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Chapter 28 - Should a Doctor Tell?

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« on: December 20, 2022, 11:15:48 pm »

Still holding the handkerchief well in front of him, Whitby came a pace or two nearer, and presently his weak, half-apologetic voice came to them down the wind.

‘Since we’ve both got guns, perhaps we’d better talk,’ he shouted thinly. ‘What do you want?’

Martin glanced at Abbershaw. ‘Keep him covered,’ he murmured. ‘Prenderby, old boy, you’d better walk behind us. We don’t know what their little game is yet.’

They advanced slowly—absurdly, Abbershaw could not help thinking—on that vast open salting, miles from anywhere. Whitby was still the harassed, scared-looking little man who had come to ask Abbershaw for his assistance on that fateful night at Black Dudley. He was, if anything, a little more composed now than then, and he greeted them affably.

‘Well, here we are, aren’t we?’ he said, and paused. ‘What do you want?’

Martin Watt opened his mouth to speak; he had a very clear notion of what he wanted and was anxious to explain it.

Abbershaw cut him short, however. ‘A word or two of conversation, Doctor,’ he said.

The little man blinked at him dubiously. ‘Why, yes, of course,’ he said, ‘of course. I should hate to disappoint you. You’ve come a long way for it, haven’t you?’

He was so patently nervous that in spite of themselves they could not get away from the thought that they were very unfairly matched.

‘Where shall we talk?’ continued the little doctor, still timidly. ‘I suppose there must be quite a lot of things you want to ask me?’

Martin pocketed his gun. ‘Look here, Whitby,’ he said, ‘That is the point—there are lots of things. That’s why we’ve come. If you’re sensible you’ll give us straight answers. You know what happened at Black Dudley after you left, of course?’

‘I—I read in the papers,’ faltered the little figure in front of them. ‘Most regrettable. Who would have thought that such a clever, intelligent man would turn out to be such a dreadful criminal?’

Martin shook his head. ‘That’s no good, Doc,’ he said. ‘You see, not everything came out in the papers.’

Whitby sighed. ‘I see,’ he said. ‘Perhaps if you told me exactly how much you know I should see precisely what to tell you.’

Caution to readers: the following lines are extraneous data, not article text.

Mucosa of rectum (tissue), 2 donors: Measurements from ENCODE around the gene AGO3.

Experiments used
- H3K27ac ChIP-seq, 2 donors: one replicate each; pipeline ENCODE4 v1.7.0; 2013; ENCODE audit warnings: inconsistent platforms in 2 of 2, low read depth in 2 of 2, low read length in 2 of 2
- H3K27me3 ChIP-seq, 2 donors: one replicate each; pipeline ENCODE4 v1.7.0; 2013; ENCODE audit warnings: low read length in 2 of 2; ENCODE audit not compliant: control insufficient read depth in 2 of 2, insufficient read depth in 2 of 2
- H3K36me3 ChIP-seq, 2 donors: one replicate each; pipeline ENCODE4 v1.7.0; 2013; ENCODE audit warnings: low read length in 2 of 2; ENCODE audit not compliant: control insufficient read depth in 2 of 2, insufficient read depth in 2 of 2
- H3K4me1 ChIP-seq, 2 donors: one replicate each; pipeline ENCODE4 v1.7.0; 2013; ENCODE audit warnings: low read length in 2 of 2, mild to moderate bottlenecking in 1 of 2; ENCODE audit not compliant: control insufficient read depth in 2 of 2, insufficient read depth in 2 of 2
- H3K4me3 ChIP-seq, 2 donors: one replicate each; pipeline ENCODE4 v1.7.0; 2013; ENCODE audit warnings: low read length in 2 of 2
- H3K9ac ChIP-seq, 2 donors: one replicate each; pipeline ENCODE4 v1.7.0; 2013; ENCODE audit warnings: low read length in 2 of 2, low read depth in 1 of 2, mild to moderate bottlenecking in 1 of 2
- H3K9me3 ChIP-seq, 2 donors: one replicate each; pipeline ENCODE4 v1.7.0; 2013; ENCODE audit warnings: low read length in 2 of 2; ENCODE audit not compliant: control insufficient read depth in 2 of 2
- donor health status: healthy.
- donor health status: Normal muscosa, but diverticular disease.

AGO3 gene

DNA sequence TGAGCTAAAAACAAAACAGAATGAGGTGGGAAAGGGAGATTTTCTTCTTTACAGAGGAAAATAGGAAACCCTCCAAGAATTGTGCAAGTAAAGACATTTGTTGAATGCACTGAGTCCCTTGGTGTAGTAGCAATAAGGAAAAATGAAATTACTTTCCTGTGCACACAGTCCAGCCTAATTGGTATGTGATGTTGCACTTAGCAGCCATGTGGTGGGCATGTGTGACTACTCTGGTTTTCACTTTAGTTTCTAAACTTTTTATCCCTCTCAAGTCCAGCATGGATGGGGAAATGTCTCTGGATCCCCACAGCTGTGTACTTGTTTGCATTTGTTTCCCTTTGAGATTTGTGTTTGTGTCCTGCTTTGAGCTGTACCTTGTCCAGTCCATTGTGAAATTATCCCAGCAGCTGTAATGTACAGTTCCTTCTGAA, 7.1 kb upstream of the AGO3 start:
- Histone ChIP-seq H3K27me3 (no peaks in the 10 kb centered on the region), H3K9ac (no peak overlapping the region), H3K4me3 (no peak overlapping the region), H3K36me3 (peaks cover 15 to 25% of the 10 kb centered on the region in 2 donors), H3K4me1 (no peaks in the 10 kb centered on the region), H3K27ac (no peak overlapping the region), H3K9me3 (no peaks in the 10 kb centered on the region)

Martin grinned at this somewhat ambiguous remark. ‘Suppose we don’t make things quite so simple as that,’ he said. ‘Suppose we both put our cards on the table—all of them.’

He had moved a step nearer as he spoke and the little doctor put up his hand warningly.

‘Forgive me, Mr. Watt,’ he said. ‘But my friend behind me is very clever with his pistol, as you may have noticed, and we’re right in his range now, aren’t we? If I were you I really think I’d take my gun out again.’

Martin stared at him and slowly drew his weapon out of his pocket.

‘That’s right,’ said Whitby. ‘Now we’ll go a little farther away from him, shall we? You were saying—?’

Martin was bewildered. This was the last attitude he had expected a fugitive to take up in the middle of a saltmarsh at four o’clock in the morning.

Abbershaw spoke quietly behind him. ‘It’s Colonel Coombe’s death we are interested in, Doctor,’ he said. ‘Your position at Black Dudley has been explained to us.’

He watched the man narrowly as he spoke but there was no trace of surprise or fear on the little man’s face. He seemed relieved. ‘Oh! I see,’ he said. ‘You, Doctor Abbershaw, would naturally be interested in the fate of my patient’s body. As a matter of fact, he was cremated at Eastchester, thirty-six hours after I left Black Dudley. But, of course,’ he went on cheerfully, ‘you will want to know the entire history. After we left the house we went straight over to the registrar’s. He was very sympathetic. Like everybody else in the vicinity he knew of the Colonel’s weak health and was not surprised at my news. In fact, he was most obliging. Your signature and mine were quite enough for him. He signed immediately and we continued our journey. I was on my way back to the house when I received—by the merest chance—the news of the unfortunate incidents which had taken place in my absence. And so,’ he added with charming frankness, ‘we altered our number plates and changed our destination. Are you satisfied?’

‘Not quite,’ said Martin grimly.

The nervous little doctor hurried on before they could stop him. ‘Why, of course,’ he said, ‘I was forgetting. There must be a great many things that still confuse you. The exact import of the papers that you, Doctor Abbershaw, were so foolhardy as to destroy? Never revealed, was it?’

‘We know it was the detailed plan of a big robbery,’ said Abbershaw stiffly.

‘Indeed it was,’ said Whitby warmly. ‘Quite the largest thing our people had ever thought of undertaking. Have you—er—any idea what place it was? Everything was all taped out so that nothing remained to chance, no detail left unconsidered. It was a complete plan of campaign ready to be put into immediate action. The work of a master, I assure you. Do you know the place?’